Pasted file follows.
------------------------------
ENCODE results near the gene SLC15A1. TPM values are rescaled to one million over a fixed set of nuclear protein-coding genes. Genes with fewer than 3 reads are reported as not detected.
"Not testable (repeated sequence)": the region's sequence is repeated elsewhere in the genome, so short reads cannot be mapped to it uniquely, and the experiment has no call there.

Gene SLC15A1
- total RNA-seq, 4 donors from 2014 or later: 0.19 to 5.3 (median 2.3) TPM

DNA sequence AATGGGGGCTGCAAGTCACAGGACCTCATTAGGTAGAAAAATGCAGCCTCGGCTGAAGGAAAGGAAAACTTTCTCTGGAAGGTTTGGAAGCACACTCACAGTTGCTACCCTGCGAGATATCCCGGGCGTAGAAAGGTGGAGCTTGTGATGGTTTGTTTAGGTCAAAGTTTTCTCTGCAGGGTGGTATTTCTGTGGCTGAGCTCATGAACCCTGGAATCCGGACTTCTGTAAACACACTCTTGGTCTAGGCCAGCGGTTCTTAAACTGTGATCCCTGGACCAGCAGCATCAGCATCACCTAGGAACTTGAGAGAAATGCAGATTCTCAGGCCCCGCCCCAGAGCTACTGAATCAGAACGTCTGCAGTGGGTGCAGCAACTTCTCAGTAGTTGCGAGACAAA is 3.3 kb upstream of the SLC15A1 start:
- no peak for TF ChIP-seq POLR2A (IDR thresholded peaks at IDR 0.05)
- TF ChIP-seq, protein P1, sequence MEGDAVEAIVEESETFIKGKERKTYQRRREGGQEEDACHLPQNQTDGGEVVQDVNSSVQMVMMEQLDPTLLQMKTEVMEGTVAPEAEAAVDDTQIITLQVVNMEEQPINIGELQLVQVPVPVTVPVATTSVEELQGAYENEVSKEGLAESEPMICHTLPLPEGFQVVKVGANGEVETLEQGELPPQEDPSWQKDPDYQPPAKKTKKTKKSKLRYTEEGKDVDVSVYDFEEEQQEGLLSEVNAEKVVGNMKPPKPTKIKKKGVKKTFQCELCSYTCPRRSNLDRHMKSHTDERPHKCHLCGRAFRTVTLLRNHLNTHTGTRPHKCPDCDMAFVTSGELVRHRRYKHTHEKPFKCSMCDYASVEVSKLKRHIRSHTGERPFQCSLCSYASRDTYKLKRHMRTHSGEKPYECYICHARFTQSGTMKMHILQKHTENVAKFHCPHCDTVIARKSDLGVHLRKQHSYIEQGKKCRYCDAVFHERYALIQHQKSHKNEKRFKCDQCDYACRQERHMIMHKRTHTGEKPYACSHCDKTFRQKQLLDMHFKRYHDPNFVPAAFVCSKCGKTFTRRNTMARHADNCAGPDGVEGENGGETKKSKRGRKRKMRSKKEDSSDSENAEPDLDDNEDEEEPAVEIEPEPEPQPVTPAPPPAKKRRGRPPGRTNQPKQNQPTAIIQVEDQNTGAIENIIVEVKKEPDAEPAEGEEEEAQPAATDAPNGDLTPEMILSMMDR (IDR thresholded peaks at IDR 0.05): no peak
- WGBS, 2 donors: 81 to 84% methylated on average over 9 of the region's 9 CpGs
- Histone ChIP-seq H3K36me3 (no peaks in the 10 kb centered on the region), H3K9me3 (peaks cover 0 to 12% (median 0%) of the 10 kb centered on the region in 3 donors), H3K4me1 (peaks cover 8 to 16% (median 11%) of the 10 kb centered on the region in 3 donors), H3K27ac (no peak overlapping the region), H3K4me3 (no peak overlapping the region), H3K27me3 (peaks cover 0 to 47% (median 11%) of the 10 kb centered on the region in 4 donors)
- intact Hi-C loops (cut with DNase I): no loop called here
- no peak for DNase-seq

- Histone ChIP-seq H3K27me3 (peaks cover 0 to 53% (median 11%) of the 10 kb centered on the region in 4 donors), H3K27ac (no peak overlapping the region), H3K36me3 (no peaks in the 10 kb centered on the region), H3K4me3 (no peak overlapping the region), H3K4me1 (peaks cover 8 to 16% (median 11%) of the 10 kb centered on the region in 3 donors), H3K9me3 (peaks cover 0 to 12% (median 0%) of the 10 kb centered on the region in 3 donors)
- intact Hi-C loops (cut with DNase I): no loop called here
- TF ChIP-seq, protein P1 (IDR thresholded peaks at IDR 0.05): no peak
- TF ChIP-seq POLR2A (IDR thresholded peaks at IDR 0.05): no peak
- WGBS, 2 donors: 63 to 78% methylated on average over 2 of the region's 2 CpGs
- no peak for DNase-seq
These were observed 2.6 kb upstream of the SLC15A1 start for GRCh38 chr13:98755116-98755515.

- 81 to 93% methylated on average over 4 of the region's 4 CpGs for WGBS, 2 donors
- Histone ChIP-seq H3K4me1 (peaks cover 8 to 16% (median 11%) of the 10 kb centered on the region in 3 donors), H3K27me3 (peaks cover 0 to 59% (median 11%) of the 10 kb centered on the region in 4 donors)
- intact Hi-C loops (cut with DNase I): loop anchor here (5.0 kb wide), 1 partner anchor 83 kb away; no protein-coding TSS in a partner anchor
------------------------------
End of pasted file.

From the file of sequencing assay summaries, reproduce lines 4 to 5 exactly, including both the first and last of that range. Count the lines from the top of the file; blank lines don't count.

- total RNA-seq, 4 donors from 2014 or later: 0.19 to 5.3 (median 2.3) TPM

DNA sequence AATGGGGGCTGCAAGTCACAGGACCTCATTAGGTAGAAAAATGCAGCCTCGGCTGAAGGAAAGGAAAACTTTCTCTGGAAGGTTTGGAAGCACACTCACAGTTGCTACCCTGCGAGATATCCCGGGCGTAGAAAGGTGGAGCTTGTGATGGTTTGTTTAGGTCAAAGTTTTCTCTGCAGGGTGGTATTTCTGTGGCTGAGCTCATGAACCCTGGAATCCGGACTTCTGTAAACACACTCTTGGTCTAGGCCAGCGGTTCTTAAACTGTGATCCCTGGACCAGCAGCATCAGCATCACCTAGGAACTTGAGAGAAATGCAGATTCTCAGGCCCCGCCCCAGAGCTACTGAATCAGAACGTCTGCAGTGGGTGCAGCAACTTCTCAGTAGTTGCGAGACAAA is 3.3 kb upstream of the SLC15A1 start: